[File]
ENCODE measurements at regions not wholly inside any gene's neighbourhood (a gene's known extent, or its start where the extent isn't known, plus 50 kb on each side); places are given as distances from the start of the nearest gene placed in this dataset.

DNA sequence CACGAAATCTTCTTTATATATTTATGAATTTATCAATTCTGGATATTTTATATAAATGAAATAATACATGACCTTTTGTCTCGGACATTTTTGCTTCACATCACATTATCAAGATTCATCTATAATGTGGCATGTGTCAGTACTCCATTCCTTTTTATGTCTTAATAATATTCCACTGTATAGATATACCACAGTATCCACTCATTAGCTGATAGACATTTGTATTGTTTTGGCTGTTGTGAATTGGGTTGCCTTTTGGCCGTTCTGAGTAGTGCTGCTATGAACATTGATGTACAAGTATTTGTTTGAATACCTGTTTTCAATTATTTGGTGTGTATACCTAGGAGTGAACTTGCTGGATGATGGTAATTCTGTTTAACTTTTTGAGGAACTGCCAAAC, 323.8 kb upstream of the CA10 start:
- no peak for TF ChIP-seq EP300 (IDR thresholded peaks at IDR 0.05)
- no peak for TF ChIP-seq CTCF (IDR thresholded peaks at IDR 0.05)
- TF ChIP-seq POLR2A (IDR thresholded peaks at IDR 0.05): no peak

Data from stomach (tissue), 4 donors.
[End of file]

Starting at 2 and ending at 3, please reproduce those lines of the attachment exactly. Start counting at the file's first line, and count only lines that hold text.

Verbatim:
DNA sequence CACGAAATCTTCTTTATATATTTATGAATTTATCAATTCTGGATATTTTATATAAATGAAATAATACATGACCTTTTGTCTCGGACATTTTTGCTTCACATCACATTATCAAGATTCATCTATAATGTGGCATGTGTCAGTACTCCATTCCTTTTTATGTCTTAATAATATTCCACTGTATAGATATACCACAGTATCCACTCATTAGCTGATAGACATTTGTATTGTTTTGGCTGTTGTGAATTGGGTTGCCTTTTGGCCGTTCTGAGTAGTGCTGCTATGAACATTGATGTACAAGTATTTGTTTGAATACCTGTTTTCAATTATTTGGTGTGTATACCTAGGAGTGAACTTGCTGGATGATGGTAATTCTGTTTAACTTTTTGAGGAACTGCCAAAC, 323.8 kb upstream of the CA10 start:
- no peak for TF ChIP-seq EP300 (IDR thresholded peaks at IDR 0.05)